by Aswin G

What I experienced at Google Summer of Code

This article is a quick summary of my experience participating in and completing Google Summer of Code 2018 (also referred to as GSoC).

What is GSoC?

Google Summer of Code is a program organized by Google to bring student developers into open source development. As the name suggests, it takes place every summer, during the months of April to August. During those months, selected students spend their summer coding for one of the several open source organizations taking part in the event.

Students can browse the list of organizations taking part in the event, with most of them having an ideas page that indicates which part of their existing projects could use some more work. Students can then submit up to three proposals to these organizations. The proposal should describe exactly what you have planned to work on over the summer, and why you should be the person to work on that.

Then, after a month long wait, the selected students are announced — and after a brief “community bonding” period, they can begin coding. Apart from the certificate of being a GSoC scholar, Google further incentivizes participation by providing a stipend to the student — varying from $6600 to $2400, depending on your location — it’s $2400 here in India.

What are open source organizations? How are they important?

The best tools are often open source! (Image credit: hackernoon)

Open source organizations have the code for their product(s) on a collaboration platform, such as GitHub. The idea here is that a core team directly working for the organization will maintain the code repository (and often contribute the largest chunks of code) — while anyone else can contribute to the code, open issues with the existing product, or use the product themselves (for free, usually).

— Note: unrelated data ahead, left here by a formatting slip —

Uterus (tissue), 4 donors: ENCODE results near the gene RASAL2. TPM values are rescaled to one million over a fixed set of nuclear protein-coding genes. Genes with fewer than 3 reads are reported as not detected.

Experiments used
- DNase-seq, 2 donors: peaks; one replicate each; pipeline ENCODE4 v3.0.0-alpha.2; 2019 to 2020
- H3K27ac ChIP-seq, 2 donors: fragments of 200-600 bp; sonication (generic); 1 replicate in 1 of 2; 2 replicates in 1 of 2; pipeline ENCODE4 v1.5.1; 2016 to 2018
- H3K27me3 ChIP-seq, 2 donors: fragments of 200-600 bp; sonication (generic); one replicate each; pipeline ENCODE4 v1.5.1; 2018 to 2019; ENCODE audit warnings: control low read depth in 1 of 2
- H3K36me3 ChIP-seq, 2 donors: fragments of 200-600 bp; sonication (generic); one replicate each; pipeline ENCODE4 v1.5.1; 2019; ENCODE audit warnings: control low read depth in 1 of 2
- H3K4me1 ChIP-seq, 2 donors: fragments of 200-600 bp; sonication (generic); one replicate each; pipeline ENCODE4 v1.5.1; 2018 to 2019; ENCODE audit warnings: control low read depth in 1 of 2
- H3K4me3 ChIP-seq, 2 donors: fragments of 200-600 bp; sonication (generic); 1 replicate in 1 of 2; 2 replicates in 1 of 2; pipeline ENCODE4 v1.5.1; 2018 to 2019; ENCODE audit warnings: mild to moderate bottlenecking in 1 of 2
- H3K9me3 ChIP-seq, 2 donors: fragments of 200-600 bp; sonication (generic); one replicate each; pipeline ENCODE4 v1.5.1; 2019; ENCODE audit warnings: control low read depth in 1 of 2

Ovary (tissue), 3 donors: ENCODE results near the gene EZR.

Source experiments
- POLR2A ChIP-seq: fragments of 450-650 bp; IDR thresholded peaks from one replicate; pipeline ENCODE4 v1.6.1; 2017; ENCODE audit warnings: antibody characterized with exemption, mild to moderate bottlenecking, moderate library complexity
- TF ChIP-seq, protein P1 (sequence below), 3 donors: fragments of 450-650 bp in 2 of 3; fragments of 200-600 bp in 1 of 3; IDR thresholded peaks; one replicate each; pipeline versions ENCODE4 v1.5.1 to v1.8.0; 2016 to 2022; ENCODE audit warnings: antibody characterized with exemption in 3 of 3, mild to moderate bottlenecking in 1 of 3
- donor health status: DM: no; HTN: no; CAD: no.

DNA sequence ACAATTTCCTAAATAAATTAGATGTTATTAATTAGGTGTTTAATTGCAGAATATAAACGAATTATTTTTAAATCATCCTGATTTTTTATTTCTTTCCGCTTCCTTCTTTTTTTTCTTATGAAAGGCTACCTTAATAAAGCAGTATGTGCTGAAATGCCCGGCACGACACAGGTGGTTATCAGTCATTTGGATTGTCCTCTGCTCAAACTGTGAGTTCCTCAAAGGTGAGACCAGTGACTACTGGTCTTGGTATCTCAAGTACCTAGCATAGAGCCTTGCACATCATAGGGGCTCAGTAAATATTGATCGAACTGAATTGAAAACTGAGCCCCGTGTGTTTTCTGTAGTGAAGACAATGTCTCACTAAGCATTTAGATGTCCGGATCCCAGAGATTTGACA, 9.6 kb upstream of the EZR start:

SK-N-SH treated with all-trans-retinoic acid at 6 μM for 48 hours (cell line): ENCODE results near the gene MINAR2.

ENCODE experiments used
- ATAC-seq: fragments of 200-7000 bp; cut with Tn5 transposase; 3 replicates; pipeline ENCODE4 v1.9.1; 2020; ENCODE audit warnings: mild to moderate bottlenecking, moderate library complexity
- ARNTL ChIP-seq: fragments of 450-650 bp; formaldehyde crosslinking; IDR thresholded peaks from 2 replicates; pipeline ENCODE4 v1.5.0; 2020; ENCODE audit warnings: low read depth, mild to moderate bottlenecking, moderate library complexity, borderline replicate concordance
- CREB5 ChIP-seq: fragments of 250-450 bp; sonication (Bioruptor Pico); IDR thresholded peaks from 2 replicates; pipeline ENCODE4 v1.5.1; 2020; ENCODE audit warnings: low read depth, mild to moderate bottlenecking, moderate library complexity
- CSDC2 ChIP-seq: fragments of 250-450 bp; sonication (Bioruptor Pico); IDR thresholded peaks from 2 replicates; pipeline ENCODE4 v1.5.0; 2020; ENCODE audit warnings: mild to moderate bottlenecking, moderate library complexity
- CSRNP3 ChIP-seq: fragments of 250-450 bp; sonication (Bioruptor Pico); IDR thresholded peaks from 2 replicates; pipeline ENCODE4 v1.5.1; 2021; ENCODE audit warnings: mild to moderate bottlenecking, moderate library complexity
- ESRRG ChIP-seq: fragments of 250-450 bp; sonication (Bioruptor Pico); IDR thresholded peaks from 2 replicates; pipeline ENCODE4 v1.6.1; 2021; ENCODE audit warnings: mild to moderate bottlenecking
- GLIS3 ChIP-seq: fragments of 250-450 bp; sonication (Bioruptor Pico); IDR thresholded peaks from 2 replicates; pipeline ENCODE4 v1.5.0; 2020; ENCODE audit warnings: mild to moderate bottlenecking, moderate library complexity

Open source organizations are the backbone of the FOSS culture, which promotes free and open source software, encourages sharing and collaboration, and tries to make software available to a wider audience by removing monetary restrictions. Some of the best products and tools out there are open source, particularly in the software development world with just about everything from popular IDEs to the programming languages themselves being open source.

Getting Selected

We all have to start somewhere! (Image credit: xkcd)

Initially, since I was a freshman, I had planned to apply for GSoC at the end of my sophomore year in college — and spend the time in between sharpening my skills so as to be good enough to get selected.

Out of curiosity, I decided to browse through the GSoC organizations list a week before the proposal submission deadline to see what kind of projects was available. Interestingly enough, I found quite a few projects that I felt was not too complicated for me.

After a brief “Oh, I could try for this right now” moment, I hastily drafted three proposals for three different organizations and submitted them before the deadline. The proposal I had submitted for Zulip, an open source productivity chat application, based around improving the UI/UX of their React Native mobile app ultimately got accepted.